Zz.
     
  8. May 19, 2004 #7

    NSX

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    What is this GRE?
     
  9. May 19, 2004 #8

    jcsd

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    rattis, that is exactly what I did (except I took a Chemistry A-level as well as the other 3, whichj I don't recommend as I spent almost as much time on Chemistry as the other 3 combined as you'll find that the workload can be pretty variable across A-levels), unfortunately I didn't finish my MPhys.
     
  10. May 19, 2004 #9
    A masters in math wouldn't prepare me for a ph.d. program in physics, but I am unable to get a degree in physics, and I figured I could take some undergrad classes while working toward a masters in math.
     
  11. May 19, 2004 #10
    Well, I really think we should make some changes to GRE the way it is. I am not boasting, but I had always won the highest score in the all the English exams when I was a college student. However, I only got the score of 1960 while full score is 2400 in GRE. My classmates, I believe whose English is no better than me, always score more than 2200 in GRE. But I did well in TOEFL. I can get more than 630 easily. The reason is that GRE demands energy too much. I had to sit before the computer for more than 3 hours to finish the test. It is awful. Do we have to eat the whole egg in order to know that if the egg is bad or not? Actually I just wonder if we can test someone's IQ with a few questions, then why should we ask him with so many?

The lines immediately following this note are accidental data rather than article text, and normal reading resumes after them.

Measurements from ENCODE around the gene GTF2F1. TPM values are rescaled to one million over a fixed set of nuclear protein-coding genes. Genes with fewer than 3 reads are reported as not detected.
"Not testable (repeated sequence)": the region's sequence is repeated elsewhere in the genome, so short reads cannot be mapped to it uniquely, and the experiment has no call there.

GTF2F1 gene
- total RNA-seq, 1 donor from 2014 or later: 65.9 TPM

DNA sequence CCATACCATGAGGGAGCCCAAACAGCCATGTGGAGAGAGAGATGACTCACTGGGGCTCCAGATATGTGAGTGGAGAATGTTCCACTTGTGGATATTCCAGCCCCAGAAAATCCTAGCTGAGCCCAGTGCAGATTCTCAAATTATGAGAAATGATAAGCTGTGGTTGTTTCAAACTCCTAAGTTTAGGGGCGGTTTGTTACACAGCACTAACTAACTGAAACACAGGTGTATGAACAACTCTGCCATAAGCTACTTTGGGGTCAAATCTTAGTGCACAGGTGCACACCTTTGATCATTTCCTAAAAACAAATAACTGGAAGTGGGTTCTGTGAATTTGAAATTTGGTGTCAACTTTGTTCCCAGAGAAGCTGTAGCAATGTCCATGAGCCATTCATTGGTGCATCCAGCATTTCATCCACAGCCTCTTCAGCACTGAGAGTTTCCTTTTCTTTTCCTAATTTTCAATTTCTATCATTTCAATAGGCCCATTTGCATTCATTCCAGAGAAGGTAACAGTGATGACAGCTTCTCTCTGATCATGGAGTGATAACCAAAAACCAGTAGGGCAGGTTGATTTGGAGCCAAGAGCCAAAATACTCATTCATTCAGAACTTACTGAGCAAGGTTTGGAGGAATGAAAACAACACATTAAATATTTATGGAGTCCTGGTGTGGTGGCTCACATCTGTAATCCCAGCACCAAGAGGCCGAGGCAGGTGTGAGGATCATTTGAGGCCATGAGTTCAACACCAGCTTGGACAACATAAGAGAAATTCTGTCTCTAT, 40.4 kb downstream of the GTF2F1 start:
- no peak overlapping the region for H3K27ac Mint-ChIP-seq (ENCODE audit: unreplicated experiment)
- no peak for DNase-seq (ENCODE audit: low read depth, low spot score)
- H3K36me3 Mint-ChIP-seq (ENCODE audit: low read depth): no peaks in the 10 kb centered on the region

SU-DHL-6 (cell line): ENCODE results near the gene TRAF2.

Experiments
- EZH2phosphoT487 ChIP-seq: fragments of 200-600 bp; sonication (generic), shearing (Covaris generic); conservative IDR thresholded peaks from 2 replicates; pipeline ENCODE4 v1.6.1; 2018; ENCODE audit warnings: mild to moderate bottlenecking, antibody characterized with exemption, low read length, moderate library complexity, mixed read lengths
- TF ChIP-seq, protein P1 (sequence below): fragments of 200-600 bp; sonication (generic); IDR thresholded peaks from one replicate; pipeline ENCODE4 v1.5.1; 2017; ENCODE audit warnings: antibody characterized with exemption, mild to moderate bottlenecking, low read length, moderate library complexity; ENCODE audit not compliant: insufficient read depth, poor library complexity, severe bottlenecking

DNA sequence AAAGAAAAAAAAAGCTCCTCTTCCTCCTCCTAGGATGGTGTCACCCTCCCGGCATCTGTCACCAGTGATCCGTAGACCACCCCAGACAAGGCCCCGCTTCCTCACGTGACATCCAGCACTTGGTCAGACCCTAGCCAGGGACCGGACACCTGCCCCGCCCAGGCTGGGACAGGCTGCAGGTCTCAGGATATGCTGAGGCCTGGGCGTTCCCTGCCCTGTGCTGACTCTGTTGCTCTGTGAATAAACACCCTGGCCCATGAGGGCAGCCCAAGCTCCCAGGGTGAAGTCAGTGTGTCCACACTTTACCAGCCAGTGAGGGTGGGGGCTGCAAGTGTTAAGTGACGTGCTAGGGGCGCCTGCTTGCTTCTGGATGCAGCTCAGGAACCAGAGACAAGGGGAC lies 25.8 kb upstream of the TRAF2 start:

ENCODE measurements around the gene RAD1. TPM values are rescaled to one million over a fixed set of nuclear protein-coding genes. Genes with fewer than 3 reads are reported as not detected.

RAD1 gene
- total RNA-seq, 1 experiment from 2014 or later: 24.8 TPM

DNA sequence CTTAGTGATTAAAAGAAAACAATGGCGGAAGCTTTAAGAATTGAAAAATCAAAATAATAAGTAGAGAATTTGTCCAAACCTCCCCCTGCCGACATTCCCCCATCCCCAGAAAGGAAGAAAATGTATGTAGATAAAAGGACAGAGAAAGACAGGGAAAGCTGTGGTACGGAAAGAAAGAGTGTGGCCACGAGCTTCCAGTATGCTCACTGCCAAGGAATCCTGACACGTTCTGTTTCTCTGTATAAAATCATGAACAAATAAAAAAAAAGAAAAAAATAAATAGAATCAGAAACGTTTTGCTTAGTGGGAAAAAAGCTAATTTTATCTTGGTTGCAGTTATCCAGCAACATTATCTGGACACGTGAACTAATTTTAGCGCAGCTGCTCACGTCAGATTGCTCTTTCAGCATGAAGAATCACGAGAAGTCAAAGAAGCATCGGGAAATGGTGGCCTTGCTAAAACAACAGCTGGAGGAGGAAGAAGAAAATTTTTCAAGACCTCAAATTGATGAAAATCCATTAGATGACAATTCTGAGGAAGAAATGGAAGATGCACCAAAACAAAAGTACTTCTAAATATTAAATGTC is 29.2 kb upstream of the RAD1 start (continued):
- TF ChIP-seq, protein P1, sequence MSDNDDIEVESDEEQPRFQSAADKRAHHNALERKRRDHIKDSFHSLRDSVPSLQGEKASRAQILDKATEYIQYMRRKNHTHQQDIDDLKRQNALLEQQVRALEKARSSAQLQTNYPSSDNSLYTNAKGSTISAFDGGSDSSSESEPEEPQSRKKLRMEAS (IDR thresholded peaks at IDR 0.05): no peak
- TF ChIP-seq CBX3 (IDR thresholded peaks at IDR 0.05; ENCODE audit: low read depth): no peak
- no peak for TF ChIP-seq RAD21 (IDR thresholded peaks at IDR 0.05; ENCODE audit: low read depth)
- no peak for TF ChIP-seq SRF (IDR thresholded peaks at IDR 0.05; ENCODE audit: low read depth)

12. May 19, 2004 #11
    Concern yourself with actual learning. "One must try"
     
  13. May 20, 2004 #12
    NSX:
    GRE stands for Graduate Record Examination. This is an exam that you have to take in the US before you apply for admission to PhD programs.
    Physics students have to take two exams, the general one and the physics GRE.
    I don't know if they got something similar in the UK.
    According to Zapper, the qualification exams are much harder than the physics GRE, but I guess it must help to study for the GRE to later take the qualifying exam.

    pt17:
    If you want to study math but take some physics courses, I think any university will let you take some electives. You can not take "Physics" as a course because it doesn't exist at this level. But you can take classical mechanics, quantum mechanics, statistical/thermal physics, electrodynamics, relativity, atomic theory, etc. If you are not into physics, these courses may turn out to be kind of hard. I would find out what books they use and look at them at the library, (or at the bookstore) to get an idea of what you are getting into.
     
  14. May 20, 2004 #13

    ZapperZ

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    Actually, there are many physics dept. that only RECOMMEND that you take the GRE General and Subject tests. So there are many cases where it isn't even required. When it is required though is usually if you are applying for any kind of assistantship. Then both the General and the Subject tests are typically required.

    Zz.
     
  15. May 20, 2004 #14

    TeV

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    What sort of questions is GRE consisted of (for a Ph.D. candidate in US)?Relating just Physics/science or something ?
    Thanks
     
  16. May 21, 2004 #15